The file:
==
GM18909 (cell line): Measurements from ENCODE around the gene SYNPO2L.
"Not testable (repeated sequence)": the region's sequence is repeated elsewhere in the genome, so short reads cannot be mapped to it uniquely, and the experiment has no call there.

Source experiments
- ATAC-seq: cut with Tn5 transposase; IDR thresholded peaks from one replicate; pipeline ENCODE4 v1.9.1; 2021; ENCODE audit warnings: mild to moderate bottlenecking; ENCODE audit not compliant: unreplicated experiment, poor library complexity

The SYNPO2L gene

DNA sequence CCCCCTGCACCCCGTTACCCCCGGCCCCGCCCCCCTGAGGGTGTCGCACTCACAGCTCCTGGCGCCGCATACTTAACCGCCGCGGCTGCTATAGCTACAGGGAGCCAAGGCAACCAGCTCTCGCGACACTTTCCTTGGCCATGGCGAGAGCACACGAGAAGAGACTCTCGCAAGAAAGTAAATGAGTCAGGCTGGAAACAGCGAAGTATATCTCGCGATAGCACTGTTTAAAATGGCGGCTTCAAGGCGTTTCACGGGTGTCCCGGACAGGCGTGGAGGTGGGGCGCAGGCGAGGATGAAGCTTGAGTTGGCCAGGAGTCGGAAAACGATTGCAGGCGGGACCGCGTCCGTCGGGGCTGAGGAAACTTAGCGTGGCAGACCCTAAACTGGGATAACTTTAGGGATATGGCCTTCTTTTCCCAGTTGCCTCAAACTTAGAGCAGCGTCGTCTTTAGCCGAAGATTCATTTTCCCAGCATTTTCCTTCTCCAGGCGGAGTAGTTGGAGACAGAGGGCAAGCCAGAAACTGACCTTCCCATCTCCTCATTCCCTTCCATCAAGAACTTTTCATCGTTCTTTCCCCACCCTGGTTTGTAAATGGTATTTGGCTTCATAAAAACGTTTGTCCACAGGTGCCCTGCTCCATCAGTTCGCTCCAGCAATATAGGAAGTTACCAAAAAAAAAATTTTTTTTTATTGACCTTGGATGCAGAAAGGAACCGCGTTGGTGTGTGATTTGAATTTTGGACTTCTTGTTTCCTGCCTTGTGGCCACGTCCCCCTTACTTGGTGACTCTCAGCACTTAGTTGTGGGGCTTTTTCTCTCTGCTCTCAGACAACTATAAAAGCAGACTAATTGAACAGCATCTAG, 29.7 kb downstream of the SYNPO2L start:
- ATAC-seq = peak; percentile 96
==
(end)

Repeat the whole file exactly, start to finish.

GM18909 (cell line): Measurements from ENCODE around the gene SYNPO2L.
"Not testable (repeated sequence)": the region's sequence is repeated elsewhere in the genome, so short reads cannot be mapped to it uniquely, and the experiment has no call there.

Source experiments
- ATAC-seq: cut with Tn5 transposase; IDR thresholded peaks from one replicate; pipeline ENCODE4 v1.9.1; 2021; ENCODE audit warnings: mild to moderate bottlenecking; ENCODE audit not compliant: unreplicated experiment, poor library complexity

The SYNPO2L gene

DNA sequence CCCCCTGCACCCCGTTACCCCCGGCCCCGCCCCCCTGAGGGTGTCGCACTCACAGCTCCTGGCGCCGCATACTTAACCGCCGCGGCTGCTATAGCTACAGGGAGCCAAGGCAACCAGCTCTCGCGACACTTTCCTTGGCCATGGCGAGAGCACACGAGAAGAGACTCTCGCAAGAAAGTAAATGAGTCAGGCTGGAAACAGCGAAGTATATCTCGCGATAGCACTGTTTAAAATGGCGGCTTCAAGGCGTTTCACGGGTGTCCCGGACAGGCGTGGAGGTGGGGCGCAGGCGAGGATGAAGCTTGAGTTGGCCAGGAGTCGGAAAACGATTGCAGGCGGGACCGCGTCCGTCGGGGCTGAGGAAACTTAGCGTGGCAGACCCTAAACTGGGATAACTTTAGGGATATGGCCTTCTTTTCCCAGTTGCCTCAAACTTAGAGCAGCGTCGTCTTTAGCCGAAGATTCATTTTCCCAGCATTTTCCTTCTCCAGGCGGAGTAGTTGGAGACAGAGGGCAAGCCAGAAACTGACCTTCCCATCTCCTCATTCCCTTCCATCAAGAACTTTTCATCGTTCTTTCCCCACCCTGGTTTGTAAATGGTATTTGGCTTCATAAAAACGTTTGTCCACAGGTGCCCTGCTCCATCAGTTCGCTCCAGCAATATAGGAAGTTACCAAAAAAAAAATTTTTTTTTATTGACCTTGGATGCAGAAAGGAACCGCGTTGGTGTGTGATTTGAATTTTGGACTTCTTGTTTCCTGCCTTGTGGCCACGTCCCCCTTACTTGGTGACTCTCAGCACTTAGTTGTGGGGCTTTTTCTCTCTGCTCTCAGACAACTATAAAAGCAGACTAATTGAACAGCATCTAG, 29.7 kb downstream of the SYNPO2L start:
- ATAC-seq = peak; percentile 96